I myself enjoy the miracle of electricity and the joys of the modern supermarket. I can't imagine the boring repetitive meals of beans, cabbage, potatoes etc... or the need to plan two or three years in advance if you wanted to eat an apple or some asparagus.

I enjoy reading about those times while I wait for the pizza delivery guy to arrive!
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Old 04-04-2016, 11:14 AM   #6
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I say that the majority of members here learned to cook the same way I did. At their mother's side.

My mother had polio as a child and it left her with a limp. So it was much easier on her if I helped her. If a pot needed stirring, I am the one who got up and stirred it. I learned which foods could take a hearty stir, and the ones that required a gently stir. I learned to make sure to have the spoon scrape the bottom and sides. I learned how to add ingredients in the proper sequence.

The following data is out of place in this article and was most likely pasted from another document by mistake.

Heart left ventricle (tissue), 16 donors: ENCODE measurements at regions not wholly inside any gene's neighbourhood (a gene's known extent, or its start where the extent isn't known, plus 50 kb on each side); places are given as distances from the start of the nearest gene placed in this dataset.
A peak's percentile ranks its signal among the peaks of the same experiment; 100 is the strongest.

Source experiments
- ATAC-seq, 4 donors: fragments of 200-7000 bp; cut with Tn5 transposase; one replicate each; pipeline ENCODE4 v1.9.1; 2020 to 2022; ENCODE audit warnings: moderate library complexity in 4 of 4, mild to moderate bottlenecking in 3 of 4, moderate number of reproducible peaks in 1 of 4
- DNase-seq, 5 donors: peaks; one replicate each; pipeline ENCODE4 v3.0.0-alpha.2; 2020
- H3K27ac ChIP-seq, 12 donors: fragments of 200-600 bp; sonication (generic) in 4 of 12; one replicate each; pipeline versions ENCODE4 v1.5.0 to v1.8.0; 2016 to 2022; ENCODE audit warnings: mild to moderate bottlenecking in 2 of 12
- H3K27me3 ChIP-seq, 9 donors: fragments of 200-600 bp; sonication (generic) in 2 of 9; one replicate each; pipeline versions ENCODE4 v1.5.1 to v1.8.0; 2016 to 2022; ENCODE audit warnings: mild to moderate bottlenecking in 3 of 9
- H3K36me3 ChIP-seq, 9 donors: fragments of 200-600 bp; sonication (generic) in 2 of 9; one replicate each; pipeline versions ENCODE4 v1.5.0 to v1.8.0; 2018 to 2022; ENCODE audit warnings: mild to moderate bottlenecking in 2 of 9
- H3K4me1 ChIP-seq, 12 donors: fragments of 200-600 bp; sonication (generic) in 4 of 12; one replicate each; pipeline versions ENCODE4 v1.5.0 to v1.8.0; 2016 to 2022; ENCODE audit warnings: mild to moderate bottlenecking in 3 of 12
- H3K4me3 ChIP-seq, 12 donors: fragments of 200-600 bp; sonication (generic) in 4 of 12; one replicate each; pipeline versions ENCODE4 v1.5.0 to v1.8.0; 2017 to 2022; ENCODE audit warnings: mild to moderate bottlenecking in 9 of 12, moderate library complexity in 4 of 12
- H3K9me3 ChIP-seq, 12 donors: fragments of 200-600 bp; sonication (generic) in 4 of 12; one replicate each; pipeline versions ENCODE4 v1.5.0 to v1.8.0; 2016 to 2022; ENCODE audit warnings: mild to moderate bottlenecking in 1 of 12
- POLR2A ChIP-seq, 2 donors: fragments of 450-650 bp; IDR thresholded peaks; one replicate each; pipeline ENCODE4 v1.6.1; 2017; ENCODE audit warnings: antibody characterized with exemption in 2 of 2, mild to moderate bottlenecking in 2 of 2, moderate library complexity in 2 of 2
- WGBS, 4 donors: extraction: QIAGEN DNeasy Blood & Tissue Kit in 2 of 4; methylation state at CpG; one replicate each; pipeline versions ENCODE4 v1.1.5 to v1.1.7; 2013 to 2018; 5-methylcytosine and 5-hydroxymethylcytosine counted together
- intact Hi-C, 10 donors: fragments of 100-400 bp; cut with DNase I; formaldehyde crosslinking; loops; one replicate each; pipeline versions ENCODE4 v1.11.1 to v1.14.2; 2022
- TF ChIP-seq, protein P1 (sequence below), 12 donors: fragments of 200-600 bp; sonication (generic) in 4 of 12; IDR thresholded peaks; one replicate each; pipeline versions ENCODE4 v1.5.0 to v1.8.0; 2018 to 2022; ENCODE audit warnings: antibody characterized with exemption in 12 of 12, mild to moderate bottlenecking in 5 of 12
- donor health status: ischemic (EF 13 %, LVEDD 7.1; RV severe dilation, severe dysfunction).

What I know today, I learned from her. Her methods cooking on a wood burning stove and oven, and her recipes. And then I married a professional chef. A graduate of three cooking academies. I continued my education in the kitchen from him. But my basics came from my mother.
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Old 04-04-2016, 11:52 AM   #7
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Quote:
Originally Posted by The Rugged Dude View Post
I live way the heck back in the woods... off the grid on 90 acres. I do have solar power so I could use all the modern gadgets and appliances, but I choose not to.

I have all kinds of old (were my grandmother's and great grandmother's) hand beaters, mixers, wooden potato mashers, graters, orange juicer squeezers, flour sifters, egg slicers, mason type jars, wire toasters, very old cutting boards... on and on. I also have some cast iron pans and pots that are more than 100 years old, which I use almost every day.

Anyone else???????????
Honestly, more power to ya, but I'll go the modern way.